SEP 01, 2020 8:04 AM PDT

New printing process turns paper into a keyboard interface

Imagine taking a piece of paper from your notebook and turning it into a keyboard. Can’t visualize it? Well, now you don’t have to – because a research team from Purdue University has designed a printing process that can actually convert paper into a keypad interface. The technology, published in Nano Energy, has endless creative applications, only a few of which include transforming paper into a music player interface and make food packaging interactive.

“The fabrication of multifunctional electronic devices on ubiquitous paper substrates is gaining considerable attention due to their low cost, environmental friendliness, lightweight, and flexibility,” write the authors. “Unfortunately, the development of paper-based electronics is subject to significant challenges, such as rapid degradation with moisture, battery dependence, and limited compatibility with existing mass-production technologies.” Their technology aims to address that dilemma.

Want to see what the interfaces the team designed look like? Watch the videos below to see how it works:

As you can see in the first video, the paper is first sprayed with an aqueous solution to coat it and make it possible to print onto the paper. The omniphobic coating renders the paper-based electronics insensitive to moisture, liquid stains, and dust.

"This is the first time a self-powered paper-based electronic device is demonstrated," said Ramses Martinez, an assistant professor in Purdue's School of Industrial Engineering and in the Weldon School of Biomedical Engineering in Purdue's College of Engineering. "We developed a method to render paper repellent to water, oil and dust by coating it with highly fluorinated molecules. This omniphobic coating allows us to print multiple layers of circuits onto paper without getting the ink to smear from one layer to the next one."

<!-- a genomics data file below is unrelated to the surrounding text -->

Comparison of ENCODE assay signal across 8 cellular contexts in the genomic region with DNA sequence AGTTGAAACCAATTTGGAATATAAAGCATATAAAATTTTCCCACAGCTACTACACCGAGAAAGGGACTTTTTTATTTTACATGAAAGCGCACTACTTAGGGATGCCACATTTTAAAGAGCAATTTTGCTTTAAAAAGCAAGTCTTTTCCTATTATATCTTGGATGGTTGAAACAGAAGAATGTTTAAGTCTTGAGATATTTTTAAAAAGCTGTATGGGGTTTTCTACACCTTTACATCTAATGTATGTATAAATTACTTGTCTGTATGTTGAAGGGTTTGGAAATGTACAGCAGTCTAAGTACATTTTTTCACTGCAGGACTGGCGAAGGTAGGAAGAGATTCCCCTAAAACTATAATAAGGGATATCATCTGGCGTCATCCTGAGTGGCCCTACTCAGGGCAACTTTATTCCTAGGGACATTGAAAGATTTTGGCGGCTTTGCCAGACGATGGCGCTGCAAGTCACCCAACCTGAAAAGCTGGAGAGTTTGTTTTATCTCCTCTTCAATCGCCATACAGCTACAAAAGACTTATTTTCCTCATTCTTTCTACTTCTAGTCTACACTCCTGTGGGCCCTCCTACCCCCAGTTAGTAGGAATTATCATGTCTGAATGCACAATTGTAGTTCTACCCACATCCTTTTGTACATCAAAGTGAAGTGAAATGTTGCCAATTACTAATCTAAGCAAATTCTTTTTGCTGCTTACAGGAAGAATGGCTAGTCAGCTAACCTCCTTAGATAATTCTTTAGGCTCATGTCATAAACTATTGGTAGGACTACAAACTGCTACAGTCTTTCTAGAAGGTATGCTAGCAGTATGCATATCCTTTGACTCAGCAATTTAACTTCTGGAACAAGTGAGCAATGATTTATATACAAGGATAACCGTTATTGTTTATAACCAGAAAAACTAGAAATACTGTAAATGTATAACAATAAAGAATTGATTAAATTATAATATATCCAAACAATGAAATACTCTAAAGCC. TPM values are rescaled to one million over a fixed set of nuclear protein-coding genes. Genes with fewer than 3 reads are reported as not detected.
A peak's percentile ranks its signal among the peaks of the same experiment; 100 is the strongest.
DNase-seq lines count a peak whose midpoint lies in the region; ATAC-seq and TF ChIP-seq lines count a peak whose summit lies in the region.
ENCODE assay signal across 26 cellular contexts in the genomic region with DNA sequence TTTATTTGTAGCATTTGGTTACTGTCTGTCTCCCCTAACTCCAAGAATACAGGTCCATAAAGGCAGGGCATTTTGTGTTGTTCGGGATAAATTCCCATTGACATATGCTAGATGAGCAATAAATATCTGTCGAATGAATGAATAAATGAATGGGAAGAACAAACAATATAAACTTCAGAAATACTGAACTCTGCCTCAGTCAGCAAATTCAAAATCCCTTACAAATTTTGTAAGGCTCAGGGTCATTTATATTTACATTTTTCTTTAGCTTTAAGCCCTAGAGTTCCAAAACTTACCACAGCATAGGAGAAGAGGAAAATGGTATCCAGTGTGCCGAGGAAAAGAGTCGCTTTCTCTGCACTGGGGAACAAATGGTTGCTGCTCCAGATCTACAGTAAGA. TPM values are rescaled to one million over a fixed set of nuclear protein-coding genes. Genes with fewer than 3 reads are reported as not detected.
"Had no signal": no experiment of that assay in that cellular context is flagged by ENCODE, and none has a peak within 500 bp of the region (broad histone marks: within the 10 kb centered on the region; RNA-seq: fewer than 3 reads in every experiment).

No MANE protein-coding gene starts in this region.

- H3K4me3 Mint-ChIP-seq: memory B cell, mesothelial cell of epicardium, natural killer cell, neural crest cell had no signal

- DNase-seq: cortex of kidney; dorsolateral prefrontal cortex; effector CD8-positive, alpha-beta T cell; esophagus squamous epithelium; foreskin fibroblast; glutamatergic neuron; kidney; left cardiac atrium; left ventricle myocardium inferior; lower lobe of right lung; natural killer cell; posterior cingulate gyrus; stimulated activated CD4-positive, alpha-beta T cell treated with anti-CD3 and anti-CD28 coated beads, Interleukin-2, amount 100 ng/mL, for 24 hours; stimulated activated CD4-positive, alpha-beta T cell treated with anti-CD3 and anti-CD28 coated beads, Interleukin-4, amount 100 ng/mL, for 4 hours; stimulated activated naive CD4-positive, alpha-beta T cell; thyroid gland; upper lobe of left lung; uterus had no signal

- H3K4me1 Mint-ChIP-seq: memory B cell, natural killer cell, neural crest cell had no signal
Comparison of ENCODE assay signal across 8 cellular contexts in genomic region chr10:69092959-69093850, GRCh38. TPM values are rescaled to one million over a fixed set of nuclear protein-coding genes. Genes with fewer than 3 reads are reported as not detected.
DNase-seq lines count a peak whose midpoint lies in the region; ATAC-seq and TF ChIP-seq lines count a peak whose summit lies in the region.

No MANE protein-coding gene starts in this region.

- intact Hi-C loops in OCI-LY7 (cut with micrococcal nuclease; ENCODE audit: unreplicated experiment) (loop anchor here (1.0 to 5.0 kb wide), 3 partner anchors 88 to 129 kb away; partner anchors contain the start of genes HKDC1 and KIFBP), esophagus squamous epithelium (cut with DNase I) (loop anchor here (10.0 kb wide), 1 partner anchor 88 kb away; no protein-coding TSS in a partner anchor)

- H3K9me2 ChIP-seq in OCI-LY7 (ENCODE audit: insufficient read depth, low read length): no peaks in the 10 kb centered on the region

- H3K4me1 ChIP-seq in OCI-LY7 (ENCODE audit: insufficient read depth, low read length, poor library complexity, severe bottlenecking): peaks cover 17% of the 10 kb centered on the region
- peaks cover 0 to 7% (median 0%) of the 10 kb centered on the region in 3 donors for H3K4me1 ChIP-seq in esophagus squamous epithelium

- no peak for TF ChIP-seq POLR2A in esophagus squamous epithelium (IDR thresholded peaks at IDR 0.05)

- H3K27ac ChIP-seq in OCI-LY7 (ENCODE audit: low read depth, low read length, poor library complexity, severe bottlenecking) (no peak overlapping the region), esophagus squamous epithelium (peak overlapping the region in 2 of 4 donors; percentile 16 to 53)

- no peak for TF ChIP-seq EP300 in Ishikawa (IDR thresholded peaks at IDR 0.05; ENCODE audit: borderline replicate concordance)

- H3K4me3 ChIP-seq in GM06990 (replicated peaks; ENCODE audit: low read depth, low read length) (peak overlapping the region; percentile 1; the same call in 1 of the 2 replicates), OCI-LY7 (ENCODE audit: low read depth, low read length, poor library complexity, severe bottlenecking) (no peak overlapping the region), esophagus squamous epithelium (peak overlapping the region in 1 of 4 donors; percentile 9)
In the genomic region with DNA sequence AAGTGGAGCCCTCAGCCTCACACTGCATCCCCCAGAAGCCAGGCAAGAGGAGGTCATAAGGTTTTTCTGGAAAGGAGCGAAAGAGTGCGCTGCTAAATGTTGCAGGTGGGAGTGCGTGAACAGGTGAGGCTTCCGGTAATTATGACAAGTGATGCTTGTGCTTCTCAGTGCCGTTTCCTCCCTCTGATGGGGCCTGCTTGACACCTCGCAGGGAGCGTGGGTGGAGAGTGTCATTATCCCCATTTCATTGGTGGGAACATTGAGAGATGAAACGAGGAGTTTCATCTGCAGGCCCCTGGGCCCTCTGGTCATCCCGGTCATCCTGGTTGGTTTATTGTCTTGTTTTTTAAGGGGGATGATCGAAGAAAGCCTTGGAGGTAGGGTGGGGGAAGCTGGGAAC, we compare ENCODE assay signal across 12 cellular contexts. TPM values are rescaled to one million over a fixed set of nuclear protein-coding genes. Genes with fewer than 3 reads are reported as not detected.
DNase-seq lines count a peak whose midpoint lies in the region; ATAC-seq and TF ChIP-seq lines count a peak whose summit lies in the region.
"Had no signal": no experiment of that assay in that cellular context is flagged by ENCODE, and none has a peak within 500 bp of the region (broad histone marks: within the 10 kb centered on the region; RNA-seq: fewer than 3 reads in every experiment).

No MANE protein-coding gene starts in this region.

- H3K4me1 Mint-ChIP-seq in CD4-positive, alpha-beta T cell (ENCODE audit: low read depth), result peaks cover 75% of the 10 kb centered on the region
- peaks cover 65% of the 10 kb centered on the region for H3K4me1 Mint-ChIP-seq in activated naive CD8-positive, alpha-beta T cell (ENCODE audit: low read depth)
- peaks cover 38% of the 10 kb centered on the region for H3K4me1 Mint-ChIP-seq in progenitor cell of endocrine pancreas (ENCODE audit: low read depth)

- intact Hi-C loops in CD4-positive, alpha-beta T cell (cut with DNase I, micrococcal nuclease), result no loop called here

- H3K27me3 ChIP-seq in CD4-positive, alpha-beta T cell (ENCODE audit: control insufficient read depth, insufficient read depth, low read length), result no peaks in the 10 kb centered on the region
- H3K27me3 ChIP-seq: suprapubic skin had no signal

But not only are these self-powered electronics insensitive to moisture, oil, and dust, they are also foldable and can self-power Bluetooth wireless communication! Not to mention that they are cheap – they cost less than $0.25 per device to manufacture and can generate up to 300 μW/cm of power! All of these characteristics make the technology perfect for large-scale printing processes, bringing smart packaging with human-machine interfaces to many industries.

"I envision this technology to facilitate the user interaction with food packaging, to verify if the food is safe to be consumed, or enabling users to sign the package that arrives at home by dragging their finger over the box to properly identify themselves as the owner of the package," Martinez said. "Additionally, our group demonstrated that simple paper sheets from a notebook can be transformed into music player interfaces for users to choose songs, play them and change their volume."

Sources: Nano Energy, Eureka Alert

About the Author
  • Kathryn is a curious world-traveller interested in the intersection between nature, culture, history, and people. She has worked for environmental education non-profits and is a Spanish/English interpreter.
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